With CC Sabathia back, presumably as a fifth starter, to go with Masahiro Tanaka and Severino, that makes a solid rotation … on paper.
But Paxton’s injuries are well-documented and Sabathia will be 39, has an arthritic right knee and underwent a heart procedure in December. Tanaka was inconsistent last season and Severino had a dramatic Jekyll and Hyde campaign with an All-Star first half and a dismal second.
The Red Sox rotation is loaded, can this starting pitching hold its own?
Or will the Yankees even try to push them with such a loaded bullpen of Aroldis Chapman, Dellin Betances, Zack (not Zach) Britton and Adam Ottavino at the back end?
WHO PLAYS AROUND THE HORN?
You really couldn’t ask for more from Miguel Andujar, who was a finalist for the 2018 AL Rookie of the Year. Andujar, who began the season in Triple-A, clubbed 27 homers. He had 92 RBIs, a .297 batting average and an .855 OPS. But his defense at third was shaky enough that his spot seems tenuous.
The Yankees did not sign Machado to fill the holes, but they brought in insurance.
With Didi Gregorius out after October Tommy John surgery, the Yankees gambled on Troy Tulowitzki. The former All-Star did not play last season and played just 66 games in 2017 before being shut down with various injuries, so the Yankees got him cheap. He will get a chance to be the starting shortstop if he stays healthy and can still hit.
The Yankees also brought in super utility player DJ LeMahieu. If Tulowitzki doesn’t work out, they can slide Gleyber Torres to shortstop and play LeMahieu at second.
Maybe even more important is having LeMahieu as a late-inning defensive replacement for Andujar at third.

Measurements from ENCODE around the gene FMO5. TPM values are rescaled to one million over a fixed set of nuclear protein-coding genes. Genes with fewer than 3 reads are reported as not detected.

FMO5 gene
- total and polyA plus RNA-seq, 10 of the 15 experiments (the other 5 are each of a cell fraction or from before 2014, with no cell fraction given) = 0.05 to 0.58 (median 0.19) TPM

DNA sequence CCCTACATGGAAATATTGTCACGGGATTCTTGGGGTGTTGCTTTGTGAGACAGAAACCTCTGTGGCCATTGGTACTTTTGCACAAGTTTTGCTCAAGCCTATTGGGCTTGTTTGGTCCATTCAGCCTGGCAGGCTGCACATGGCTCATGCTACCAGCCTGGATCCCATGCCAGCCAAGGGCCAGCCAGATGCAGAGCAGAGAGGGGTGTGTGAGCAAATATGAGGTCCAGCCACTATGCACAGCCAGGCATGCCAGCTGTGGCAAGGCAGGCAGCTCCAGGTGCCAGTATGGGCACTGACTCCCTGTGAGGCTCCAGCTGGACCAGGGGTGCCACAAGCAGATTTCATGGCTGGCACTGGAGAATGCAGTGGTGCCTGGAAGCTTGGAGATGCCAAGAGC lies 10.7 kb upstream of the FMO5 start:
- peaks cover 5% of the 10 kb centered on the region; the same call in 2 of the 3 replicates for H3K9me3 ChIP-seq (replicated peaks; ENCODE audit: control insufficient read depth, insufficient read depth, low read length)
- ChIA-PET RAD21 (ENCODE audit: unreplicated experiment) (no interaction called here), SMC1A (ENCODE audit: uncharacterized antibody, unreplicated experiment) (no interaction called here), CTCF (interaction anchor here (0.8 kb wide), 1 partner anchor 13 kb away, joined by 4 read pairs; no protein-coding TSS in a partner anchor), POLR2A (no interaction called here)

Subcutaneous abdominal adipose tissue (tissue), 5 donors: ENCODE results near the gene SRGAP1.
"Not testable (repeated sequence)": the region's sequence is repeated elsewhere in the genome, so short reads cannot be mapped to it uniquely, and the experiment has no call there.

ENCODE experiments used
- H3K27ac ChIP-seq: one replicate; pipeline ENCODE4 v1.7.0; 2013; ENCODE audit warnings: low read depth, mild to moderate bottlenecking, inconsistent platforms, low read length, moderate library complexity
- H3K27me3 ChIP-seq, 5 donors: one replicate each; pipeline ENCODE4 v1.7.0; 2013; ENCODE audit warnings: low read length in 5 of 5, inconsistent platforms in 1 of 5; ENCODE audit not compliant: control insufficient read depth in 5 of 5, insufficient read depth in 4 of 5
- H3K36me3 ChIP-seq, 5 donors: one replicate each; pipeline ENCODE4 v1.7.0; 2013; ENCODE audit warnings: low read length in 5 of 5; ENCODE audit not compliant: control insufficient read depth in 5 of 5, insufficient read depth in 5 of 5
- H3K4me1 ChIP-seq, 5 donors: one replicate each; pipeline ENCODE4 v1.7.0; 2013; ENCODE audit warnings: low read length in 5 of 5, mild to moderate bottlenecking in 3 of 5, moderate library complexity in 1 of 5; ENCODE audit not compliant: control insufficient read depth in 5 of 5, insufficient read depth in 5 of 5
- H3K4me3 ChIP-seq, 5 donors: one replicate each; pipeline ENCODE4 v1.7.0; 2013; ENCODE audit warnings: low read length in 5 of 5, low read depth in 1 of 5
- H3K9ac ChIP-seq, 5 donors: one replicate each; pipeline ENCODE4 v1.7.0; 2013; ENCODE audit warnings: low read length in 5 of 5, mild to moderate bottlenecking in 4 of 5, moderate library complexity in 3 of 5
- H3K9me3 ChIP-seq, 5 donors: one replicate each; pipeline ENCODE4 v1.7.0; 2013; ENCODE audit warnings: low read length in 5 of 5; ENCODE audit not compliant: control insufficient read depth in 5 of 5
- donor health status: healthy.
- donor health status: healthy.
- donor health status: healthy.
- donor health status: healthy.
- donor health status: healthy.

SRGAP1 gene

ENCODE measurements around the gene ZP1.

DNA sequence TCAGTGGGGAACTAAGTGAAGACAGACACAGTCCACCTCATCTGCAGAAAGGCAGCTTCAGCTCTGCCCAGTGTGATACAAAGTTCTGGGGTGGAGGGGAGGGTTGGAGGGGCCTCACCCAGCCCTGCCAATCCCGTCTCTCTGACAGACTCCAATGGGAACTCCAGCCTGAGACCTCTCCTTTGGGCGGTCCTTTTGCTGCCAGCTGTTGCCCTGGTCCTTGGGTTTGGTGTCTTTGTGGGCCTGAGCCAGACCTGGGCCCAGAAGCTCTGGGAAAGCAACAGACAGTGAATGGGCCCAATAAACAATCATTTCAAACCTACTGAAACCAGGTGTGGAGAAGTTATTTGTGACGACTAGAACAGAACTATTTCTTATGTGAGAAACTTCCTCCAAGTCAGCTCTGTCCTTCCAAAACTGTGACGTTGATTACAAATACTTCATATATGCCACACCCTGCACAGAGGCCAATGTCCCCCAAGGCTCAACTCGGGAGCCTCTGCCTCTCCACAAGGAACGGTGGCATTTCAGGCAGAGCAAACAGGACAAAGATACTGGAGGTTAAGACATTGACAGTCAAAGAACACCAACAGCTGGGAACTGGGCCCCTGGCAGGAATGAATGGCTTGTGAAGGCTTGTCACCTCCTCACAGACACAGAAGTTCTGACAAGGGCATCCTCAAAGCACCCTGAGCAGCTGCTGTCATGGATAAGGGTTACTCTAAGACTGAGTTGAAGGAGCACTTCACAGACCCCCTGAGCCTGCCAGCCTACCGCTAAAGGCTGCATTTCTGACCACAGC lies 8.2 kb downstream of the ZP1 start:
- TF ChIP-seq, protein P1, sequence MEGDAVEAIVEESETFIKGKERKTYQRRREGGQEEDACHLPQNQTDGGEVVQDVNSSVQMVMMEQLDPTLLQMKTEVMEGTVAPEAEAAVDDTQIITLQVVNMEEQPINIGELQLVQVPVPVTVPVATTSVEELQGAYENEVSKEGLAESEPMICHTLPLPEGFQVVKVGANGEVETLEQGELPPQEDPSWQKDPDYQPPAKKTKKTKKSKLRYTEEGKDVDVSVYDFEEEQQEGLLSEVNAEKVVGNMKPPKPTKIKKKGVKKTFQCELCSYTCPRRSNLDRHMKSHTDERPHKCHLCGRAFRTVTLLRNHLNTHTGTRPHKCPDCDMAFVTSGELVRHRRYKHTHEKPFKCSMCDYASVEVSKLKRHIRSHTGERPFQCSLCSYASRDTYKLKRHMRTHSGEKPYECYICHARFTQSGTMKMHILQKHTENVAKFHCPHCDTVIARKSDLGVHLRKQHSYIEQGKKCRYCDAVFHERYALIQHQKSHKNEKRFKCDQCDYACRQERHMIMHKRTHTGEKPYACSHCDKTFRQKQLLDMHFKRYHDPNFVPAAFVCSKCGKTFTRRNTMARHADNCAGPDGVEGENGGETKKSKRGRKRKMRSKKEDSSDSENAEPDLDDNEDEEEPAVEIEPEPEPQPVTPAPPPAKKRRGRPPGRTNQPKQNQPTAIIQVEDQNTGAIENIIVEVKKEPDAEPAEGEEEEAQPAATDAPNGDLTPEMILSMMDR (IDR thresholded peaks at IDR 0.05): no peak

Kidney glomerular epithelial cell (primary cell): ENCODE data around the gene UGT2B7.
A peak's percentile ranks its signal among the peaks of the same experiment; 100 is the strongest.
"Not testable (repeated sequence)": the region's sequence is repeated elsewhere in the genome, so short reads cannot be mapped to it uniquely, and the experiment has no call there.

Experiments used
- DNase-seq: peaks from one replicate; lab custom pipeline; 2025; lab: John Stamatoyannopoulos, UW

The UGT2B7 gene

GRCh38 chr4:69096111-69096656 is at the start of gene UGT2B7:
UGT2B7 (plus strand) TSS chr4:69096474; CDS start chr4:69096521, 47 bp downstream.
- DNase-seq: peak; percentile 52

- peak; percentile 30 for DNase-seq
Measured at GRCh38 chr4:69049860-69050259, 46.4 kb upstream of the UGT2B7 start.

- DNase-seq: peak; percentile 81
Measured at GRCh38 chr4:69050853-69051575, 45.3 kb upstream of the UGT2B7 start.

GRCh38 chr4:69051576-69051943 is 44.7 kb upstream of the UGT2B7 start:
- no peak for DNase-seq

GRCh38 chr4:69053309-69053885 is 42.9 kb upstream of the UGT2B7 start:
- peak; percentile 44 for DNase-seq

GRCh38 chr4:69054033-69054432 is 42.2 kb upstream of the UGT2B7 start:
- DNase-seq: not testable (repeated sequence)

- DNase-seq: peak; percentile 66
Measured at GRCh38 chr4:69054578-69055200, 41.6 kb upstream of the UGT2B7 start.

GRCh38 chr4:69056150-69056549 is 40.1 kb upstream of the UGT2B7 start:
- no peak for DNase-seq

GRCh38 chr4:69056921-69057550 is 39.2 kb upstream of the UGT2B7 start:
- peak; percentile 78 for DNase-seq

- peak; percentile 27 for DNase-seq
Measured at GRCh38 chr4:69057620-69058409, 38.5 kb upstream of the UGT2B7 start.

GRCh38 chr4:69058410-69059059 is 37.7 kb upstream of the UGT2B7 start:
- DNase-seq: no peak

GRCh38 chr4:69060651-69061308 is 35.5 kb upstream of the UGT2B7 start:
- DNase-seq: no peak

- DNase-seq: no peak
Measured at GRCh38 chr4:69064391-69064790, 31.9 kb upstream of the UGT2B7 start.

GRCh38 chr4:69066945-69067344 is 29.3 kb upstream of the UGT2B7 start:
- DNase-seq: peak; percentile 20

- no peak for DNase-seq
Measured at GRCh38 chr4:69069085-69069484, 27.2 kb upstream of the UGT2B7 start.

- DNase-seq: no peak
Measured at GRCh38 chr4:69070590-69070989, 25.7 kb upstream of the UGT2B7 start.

The Yankees finally seemed to lose faith in Greg Bird in the second half of last season and then caught lightning in a bottle with Luke Voit. The slugger, who is rough around the bag to say the least, hit 14 homers with a .333/.405/.689 slash line in 39 games after the Yankees acquired him in a July deadline deal with the Cardinals.
But, that’s not a big enough sample size for the Yankees to rely on, and Bird will be back battling for the job.
This will be a lot of moving parts for Boone to juggle, it will be interesting to see how he sorts it out.
WHICH GARY SANCHEZ WILL WE SEE?
Nicknamed “The Kraken” in 2017 when his power was unleashed on the AL East, Sanchez was a frustrating disappointment in 2018. It’s one thing to overlook his defensive lapses (a major-league leading 18 passed balls and 45 wild pitches with him behind the plate) when he is crushing home runs. It’s another when he is hitting .186 with a .406 slugging percentage. Sanchez hit just 18 homers with 94 strikeouts in 323 at-bats.
The 26-year-old missed 57 games with groin injuries last season. He spent some of his rehab time getting in better shape.
Boone and Cashman have publicly been very supportive of Sanchez and they will show patience as he works his way back. The bottom line is that there are just not that many good defensive catchers out there who can hit. There was no realistic move that could have significantly upgraded the position for the Yankees this winter, so he will get plenty of chances to prove himself again.
But Sanchez has to be better at the plate than he was last season to justify their support.
WHO’S AT FIRST?
While the Yankees traded for Voit because they saw indications of how his power could translate for them, there are still some wary of the small sample size. So, Bird, whose potential has been touted by the Yankees for several years, will likely get another chance this spring.